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The Beatles: An Old Band & Bob Dylan


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Poetry, song and autobiography have been interlinked for millennia. In my pioneering life, beginning in 1962, the music and words of The Beatles and Bob Dylan, the culture of the sixties and my own autobiography come together in an interesting cross-fertilization. Bob Mason's unpublished PhD Thesis on 'The Dialogue Between the Beatles and Bob Dylan'1 illumined, for me, this triangle of relationships. To take but one of many possible examples, the very month I decided to pioneer among the Eskimo, October 1965, The Beatles' hit "Nowhere Man" was released, said Mason. Most of their songs were about their coming to terms with autobiographical issues, about changing society, about drugs(after 1965) and about a dialogue between these megastars. Paul McArtney said, in a song he wrote in the 1990s, that the members of his group, The Beatles, always came back to the songs they had been singing because these songs told them, and everyone else who was interested, where they were at. This is quintessentially true of my own poetry.-Ron Price with thanks to 1"Arts Today," ABC Radio National, 10:05-11:00 am, 16 January 2002. :ph34r:


I was finally knowing

where I was going to

and feeling as if I could

finally see some light

at the end of the tunnel,

thinking for myself:

none of this bourgeoisie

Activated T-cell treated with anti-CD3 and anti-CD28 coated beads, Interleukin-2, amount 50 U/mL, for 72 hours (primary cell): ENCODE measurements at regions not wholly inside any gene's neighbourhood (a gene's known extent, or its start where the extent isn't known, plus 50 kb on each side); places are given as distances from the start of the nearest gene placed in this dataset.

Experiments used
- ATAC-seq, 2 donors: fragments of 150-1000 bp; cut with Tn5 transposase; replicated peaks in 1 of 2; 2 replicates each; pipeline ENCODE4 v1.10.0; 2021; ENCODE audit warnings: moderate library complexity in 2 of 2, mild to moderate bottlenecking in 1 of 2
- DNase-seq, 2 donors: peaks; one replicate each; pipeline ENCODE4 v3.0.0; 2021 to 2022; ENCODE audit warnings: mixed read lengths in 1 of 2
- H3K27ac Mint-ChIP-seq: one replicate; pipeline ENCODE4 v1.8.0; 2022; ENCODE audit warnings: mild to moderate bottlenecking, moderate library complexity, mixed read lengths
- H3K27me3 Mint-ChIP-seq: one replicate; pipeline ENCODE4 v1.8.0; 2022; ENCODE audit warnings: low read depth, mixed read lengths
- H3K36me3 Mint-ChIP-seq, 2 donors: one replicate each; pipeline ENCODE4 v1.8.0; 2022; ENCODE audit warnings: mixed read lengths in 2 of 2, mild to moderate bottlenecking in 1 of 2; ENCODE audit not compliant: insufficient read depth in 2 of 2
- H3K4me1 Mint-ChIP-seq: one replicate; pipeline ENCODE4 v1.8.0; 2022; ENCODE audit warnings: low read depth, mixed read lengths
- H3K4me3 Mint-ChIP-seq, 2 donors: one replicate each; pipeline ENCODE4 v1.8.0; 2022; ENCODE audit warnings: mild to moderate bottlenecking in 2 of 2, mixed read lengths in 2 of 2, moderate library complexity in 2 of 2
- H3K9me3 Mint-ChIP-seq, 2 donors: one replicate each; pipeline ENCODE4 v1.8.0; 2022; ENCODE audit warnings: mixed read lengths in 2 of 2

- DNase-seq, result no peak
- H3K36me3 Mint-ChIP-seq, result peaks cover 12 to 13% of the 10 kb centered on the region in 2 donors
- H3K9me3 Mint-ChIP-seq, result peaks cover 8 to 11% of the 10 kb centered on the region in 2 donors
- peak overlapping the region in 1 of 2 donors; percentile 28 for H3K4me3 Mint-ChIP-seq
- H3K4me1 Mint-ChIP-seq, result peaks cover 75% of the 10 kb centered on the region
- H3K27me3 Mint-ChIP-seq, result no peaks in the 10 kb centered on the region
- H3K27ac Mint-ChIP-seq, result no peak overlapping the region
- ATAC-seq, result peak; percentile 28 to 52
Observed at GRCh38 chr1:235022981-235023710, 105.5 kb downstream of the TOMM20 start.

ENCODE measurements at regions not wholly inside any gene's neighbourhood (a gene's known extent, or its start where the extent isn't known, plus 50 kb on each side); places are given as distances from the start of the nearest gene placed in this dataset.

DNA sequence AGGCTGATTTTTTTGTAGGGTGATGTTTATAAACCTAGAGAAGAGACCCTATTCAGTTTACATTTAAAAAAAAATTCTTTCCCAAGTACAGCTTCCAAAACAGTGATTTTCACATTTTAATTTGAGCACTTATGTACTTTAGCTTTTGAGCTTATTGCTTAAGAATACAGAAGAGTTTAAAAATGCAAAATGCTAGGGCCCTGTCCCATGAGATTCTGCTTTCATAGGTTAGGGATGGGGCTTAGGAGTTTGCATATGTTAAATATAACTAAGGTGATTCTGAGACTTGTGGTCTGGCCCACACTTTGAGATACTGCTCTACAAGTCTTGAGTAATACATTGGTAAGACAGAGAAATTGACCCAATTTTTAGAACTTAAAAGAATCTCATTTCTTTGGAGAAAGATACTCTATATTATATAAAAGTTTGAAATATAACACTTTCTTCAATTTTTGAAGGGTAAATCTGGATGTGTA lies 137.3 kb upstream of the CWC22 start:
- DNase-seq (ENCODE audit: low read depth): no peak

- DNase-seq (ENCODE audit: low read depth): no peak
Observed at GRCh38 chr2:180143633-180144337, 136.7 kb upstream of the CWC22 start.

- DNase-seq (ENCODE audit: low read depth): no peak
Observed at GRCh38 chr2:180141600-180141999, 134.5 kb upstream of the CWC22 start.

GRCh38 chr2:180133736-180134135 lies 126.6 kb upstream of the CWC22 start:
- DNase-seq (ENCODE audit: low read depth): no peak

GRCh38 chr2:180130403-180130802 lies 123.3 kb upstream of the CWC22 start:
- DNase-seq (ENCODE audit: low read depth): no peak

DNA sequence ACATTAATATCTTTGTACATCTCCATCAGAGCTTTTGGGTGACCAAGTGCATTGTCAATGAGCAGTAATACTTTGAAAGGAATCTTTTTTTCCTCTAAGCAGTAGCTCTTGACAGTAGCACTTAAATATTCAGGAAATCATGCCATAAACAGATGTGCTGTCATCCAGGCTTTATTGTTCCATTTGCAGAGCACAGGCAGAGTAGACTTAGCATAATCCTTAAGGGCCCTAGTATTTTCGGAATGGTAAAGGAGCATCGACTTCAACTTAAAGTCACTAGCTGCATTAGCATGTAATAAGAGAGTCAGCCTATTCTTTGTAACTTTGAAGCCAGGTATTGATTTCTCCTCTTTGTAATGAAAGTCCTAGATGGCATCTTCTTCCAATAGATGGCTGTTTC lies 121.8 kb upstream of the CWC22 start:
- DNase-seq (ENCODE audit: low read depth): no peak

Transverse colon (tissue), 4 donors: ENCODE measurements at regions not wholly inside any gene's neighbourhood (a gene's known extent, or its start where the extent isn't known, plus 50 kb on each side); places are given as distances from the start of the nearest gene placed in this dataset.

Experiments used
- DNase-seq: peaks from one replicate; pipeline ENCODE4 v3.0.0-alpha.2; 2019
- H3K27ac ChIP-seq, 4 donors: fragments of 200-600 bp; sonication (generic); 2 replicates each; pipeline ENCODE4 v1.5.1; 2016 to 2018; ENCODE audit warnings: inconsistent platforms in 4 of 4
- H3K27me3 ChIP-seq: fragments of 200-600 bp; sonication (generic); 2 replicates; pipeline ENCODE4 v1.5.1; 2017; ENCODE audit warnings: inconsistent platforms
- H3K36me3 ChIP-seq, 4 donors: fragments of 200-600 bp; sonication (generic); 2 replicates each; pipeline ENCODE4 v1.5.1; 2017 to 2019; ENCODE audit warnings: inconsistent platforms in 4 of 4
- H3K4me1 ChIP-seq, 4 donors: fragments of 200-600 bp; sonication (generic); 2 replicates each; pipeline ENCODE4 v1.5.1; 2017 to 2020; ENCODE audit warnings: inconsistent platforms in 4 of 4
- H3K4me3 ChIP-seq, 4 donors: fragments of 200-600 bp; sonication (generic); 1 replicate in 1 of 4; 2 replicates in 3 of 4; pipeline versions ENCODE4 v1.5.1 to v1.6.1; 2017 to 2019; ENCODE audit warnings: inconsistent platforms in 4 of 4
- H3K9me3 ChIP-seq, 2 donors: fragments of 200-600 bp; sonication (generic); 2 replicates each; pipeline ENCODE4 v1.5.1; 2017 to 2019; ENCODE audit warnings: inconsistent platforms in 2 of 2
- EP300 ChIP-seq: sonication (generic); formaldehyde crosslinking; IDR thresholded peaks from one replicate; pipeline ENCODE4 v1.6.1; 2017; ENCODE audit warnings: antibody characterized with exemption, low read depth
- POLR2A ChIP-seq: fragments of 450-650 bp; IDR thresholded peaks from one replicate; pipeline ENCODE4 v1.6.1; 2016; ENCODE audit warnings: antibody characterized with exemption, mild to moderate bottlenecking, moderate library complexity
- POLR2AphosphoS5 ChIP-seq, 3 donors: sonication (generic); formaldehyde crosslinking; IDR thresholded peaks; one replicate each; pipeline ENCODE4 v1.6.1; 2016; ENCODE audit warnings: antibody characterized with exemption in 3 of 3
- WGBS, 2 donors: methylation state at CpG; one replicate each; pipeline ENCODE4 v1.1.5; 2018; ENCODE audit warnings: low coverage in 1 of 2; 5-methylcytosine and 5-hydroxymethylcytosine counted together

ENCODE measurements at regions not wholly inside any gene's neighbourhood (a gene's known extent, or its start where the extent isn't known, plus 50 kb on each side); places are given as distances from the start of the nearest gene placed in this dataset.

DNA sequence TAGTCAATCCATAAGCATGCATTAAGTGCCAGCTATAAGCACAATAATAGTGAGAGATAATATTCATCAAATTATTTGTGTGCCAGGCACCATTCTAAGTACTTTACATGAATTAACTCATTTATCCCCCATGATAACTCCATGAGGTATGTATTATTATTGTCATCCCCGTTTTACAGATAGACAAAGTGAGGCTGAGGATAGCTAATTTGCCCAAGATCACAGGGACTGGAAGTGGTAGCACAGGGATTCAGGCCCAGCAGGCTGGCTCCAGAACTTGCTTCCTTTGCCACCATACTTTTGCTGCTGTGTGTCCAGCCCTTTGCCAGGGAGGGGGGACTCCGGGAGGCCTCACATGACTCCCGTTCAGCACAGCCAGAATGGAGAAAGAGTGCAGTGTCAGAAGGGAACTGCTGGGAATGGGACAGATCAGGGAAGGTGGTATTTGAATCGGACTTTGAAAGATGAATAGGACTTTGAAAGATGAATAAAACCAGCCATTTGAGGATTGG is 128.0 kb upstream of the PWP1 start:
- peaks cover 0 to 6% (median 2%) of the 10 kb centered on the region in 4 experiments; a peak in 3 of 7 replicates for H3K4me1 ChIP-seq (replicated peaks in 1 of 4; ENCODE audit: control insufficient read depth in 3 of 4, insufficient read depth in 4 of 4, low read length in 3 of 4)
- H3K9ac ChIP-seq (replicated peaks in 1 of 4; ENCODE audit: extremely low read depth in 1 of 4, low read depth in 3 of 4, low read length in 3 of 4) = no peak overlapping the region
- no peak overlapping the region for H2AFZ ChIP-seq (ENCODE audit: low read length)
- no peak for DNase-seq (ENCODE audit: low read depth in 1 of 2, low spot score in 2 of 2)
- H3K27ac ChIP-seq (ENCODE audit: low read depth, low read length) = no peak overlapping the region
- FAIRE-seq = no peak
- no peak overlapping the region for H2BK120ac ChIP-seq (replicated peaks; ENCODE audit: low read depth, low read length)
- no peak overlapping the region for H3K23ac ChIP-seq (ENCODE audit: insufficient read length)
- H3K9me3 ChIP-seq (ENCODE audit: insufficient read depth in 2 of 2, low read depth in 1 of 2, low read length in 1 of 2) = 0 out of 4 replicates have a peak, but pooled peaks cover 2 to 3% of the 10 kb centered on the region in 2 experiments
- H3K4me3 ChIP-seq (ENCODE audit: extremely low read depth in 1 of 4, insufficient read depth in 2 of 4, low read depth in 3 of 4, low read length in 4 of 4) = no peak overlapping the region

normality for me,

going where noone

had gone before----1

at least from my corner,

doing what noone expected,

nothing to do with drugs,

helping to change the world

in a way none else could see,2

on my own, breaking the umbilical chord,

no more of the family Christmas and Easter

and endless birthday scenes for me,

no more of the 'daddy,' 'mommy'

and all the old friends for me:

this was my own response to existence.


This was a starting new

and working out my way of being

my take on the world and its load.

I was not a 'Nowhere Man.'

I was 'doing what I wanted to do,'

thinking what I wanted to think,3

or so I thought. :angry:


1 Going to live among the Eskimo, away from family and friends, had an absurdity to it in 1965 in the conservative climate I grew up in in southern Ontario.

2 Outside the small circle of Baha'is I knew then. 3See the George Harrison song: Do What You Want To Do. Ron Price....16 Jan. 2002 B)

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